Essay on The Life of Frederick Douglass

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The Life of Frederick Douglass

Frederick Douglass brilliantly intelligent and defiant once led a minor insurrection against his masters and escapes his venture alive. Douglass’s career as a militant, uncompromising leader of the American Negro.

A fugitive slave who was taught to read by his slave mistress, and who as an ex-slave, became the most famous and articulate rebuke to the monstrous institution of slavery ever to speak or to write in America.

In autumn of 1828, Frederick Douglass began his new life as a freeman in the old whaling city of New Bedford, Massachusetts.

Ambition, sensitivity, and a high degree of self-consciousness created in the young slave Douglass an unquenchable thirst for freedom and he became what
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Those slaveholders have ordained, and by law established, that the children of slave woman shall in all cases follow the condition their mothers.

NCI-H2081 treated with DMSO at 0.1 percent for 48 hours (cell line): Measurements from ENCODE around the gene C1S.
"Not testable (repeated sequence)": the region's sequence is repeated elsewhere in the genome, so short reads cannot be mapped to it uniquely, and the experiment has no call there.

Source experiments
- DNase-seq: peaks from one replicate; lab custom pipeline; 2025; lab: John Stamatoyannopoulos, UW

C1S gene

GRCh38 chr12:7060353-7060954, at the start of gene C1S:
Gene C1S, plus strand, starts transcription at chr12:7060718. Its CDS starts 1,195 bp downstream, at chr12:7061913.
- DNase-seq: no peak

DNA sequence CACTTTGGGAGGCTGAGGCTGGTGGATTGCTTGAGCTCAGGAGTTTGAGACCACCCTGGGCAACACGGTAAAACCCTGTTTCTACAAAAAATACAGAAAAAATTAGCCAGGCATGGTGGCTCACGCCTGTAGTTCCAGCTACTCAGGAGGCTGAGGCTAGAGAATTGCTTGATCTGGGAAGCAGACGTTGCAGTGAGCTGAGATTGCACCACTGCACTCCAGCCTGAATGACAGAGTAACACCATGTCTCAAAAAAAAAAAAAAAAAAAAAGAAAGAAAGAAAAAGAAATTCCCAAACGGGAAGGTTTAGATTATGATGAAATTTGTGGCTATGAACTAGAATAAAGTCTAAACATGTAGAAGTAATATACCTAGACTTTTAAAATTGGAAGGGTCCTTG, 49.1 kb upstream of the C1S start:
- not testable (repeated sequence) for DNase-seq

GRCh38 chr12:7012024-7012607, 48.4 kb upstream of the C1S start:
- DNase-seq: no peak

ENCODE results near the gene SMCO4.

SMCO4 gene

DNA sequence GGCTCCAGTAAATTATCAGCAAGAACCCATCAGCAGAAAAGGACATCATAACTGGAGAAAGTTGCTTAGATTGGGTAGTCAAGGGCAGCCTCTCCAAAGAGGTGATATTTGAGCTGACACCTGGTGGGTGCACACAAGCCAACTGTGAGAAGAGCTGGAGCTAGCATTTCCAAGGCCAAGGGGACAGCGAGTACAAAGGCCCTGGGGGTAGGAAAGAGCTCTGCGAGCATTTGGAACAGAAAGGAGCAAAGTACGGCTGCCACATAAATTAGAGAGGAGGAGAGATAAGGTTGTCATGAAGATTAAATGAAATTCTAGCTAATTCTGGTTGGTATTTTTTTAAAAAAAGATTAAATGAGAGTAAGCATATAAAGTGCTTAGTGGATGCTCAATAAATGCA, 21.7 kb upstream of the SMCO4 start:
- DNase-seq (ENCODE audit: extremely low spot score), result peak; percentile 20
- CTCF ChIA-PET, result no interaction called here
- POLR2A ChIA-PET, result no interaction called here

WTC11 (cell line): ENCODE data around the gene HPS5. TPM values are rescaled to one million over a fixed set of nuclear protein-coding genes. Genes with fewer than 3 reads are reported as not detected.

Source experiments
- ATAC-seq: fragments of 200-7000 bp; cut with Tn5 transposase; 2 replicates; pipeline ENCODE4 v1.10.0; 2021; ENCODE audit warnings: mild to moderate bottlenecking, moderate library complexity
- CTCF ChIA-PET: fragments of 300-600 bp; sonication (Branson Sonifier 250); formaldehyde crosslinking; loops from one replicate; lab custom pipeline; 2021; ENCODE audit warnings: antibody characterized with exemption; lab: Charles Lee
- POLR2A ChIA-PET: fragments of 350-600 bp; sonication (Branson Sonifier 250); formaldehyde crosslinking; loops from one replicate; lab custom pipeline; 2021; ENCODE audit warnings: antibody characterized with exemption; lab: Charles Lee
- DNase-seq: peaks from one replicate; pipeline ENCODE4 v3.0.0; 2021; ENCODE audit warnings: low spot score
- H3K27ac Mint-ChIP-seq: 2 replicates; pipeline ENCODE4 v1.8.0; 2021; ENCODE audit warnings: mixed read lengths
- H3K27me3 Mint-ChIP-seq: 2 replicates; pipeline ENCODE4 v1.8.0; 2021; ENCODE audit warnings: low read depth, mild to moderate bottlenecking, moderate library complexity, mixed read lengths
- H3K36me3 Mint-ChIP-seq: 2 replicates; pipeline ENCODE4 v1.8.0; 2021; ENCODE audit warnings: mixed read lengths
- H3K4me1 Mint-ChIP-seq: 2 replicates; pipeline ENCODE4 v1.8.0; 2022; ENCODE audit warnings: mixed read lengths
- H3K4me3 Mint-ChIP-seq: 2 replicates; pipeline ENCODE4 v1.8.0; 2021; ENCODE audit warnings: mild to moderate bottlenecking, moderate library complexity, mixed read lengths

One great statesman of the south predicted the downfall of slavery by inevitable laws of population. This prophecy is ever fulfilled or not, it is nevertheless plain that or a very looking different class of people are springing up at the south, and are now held in slavery, from those originally brought to this country from Africa, and if their increase will do no other good, it will do away the face of the argument that God cursed ham, and therefore American slavery is right. If the lineal descendants of ham are alone to be scripturally enslaved, it is certain that slavery at the south must soon become unscriptural; for thousands are ushered into the world, annually, who, like myself over their existence to white fathers and those fathers mot frequently their own masters.

Going to live as Baltimore laid the foundation and opened the gateway, to all my subsequent prosperity. The entertainment of a deep conviction that slavery would not always be able to hold me with its foul embrace.

Mrs. Auld very kindly commenced to teach me the A, B, C. After I had learned this she assisted me in learning to spell words of three or four letters. Point of progress Mr. Auld forbade Mrs. Auld to instruct me further it was
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